Criminal Appeals Representing the Accused for 30+ Years

Phoenix Criminal Appeals Lawyer

Work with Published Ninth Circuit Court of Appeals Attorney Robert J. McWhirter

While conviction might feel like the end of your criminal case, that is not actually the case. In Arizona, every convicted felony has the right to appeal their case, and defendants sentenced to death even have an appeal automatically filed on their behalf.

With over 30 years of experience, Attorney Robert J. McWhirter has served as lead attorney in over 40 jury trials and has extensive experience in the Ninth Circuit Court of Appeals, having argued 4-5 cases per year, some of which have been published. He is also the first chair qualified to defend capital cases by the Arizona Supreme Court and a certified specialist in Criminal Law with the State Bar of Arizona. With numerous qualifications, achievements, and certifications to his name, Attorney McWhirter can confidently and skillfully strategize your petition for appeal in Maricopa County.

Call (480) 690-9097 or contact the Law Offices of Robert J. McWhirter online to discuss your case today.


The Appeals Process in Arizona

Legally speaking, an appeal is a request to have a higher court reverse a trial court’s decision after a final judgment or other legal ruling has been entered. After the lower court judgment is entered, the losing party, or the appellant, may file a Notice of Appeal and request transcripts or other records of the trial court. The appellant may then file a brief with the appeals court citing specific legal reasons for reversing the trial court's ruling. Be aware that no new evidence is admitted on appeal. The arguments relevant in an appeal are only those related to the defendant’s rights during the prosecution of the case, rather than arguments about the actual crime.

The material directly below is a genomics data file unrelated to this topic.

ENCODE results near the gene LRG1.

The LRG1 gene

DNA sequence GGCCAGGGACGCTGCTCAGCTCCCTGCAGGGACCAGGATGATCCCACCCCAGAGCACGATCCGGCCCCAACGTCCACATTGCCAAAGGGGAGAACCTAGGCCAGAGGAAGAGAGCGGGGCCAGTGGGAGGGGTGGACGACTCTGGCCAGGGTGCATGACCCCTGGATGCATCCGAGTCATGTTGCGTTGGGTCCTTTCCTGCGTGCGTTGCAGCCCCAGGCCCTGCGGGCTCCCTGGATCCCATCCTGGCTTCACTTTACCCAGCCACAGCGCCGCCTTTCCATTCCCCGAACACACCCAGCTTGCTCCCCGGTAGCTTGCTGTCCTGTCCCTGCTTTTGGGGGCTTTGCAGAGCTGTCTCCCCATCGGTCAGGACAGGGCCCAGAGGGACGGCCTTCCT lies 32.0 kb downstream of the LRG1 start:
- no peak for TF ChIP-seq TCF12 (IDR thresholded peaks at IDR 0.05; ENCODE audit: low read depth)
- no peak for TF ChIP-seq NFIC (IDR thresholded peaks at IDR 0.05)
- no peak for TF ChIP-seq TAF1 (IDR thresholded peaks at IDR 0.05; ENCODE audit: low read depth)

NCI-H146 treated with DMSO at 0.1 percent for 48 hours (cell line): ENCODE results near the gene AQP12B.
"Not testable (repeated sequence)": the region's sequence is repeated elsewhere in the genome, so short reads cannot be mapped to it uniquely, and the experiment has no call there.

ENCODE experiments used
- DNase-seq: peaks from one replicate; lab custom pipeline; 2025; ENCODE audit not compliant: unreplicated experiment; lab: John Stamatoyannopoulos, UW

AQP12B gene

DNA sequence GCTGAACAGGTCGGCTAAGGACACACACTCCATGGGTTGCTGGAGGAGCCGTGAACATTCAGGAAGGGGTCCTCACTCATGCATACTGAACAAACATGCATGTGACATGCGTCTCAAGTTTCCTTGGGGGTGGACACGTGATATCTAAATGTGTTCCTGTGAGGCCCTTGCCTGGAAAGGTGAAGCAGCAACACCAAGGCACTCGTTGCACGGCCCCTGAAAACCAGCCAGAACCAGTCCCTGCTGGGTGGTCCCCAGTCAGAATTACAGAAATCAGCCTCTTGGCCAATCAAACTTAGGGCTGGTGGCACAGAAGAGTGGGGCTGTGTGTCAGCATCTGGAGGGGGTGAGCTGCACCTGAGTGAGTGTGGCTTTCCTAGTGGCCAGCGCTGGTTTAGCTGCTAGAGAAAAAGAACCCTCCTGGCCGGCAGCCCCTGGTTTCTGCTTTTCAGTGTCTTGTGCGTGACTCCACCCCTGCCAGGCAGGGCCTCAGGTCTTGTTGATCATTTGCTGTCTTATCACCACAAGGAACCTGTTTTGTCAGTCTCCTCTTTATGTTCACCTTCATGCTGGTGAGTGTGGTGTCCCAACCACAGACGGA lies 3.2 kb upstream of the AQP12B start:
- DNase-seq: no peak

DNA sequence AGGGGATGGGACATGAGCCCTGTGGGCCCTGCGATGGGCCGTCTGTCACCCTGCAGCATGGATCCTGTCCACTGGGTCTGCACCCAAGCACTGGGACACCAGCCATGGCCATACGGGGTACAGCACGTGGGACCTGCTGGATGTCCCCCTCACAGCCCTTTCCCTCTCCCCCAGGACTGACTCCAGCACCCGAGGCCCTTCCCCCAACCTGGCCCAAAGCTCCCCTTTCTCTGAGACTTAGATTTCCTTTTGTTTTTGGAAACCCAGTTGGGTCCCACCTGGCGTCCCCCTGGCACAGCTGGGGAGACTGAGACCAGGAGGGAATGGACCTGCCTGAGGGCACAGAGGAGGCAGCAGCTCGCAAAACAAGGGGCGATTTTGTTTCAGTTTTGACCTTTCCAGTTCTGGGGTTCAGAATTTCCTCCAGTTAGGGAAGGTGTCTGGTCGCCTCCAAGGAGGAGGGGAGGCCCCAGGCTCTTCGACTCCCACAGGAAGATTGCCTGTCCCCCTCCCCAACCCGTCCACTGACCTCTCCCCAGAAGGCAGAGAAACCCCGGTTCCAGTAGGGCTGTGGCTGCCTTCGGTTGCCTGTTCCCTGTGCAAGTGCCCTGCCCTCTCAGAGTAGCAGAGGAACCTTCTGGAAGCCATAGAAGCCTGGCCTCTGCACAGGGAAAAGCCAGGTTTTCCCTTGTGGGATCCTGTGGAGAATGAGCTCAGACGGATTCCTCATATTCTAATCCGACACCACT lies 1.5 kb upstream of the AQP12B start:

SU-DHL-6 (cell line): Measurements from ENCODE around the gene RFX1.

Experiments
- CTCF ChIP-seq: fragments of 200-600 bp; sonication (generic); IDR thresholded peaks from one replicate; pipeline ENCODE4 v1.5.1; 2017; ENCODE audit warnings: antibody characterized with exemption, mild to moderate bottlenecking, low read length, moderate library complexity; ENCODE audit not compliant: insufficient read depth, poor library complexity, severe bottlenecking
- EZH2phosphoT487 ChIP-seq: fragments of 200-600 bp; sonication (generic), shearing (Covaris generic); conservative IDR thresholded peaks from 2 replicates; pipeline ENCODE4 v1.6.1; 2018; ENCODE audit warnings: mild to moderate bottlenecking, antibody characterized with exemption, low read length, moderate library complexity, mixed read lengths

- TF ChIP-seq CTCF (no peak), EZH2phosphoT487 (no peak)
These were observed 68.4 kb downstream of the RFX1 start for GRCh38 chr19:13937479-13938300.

Note that the apparent victims of the crime are entitled, upon request, to be notified of the status and outcome of an appeals case.

As opposed to those in the trial process, the majority of the arguments presented in the appeals process are made in writing rather than in open court. Additionally, a panel of judges, rather than a judge and jury, will consider and decide the case. 

In Arizona, there are 3 methods of appeal available to convicted individuals – direct appeal, post-conviction relief (PCR) petition, and petition for Writ of Habeas Corpus.


Direct Appeal

The direct appeal process begins when a defendant files a Notice of Appeal within 20 days of being sentenced. The defense will then file an Opening Brief several months later, and a copy will be provided to the Attorney General and the Assistant Attorney General (AAG) assigned to the case. The AAG will: 

  • review the arguments;
  • evaluate the official court record;
  • and submit an Answering Brief (to which the defense may file a Reply Brief).

Subsequently, a panel of 3 judges from the Court of Appeals (or 5 judges from the Arizona Supreme Court in death penalty cases), will consider the briefs. The court may then schedule an Oral Argument, where the defendant is not usually present. The apparent victims may attend oral arguments, but they are not allowed to participate.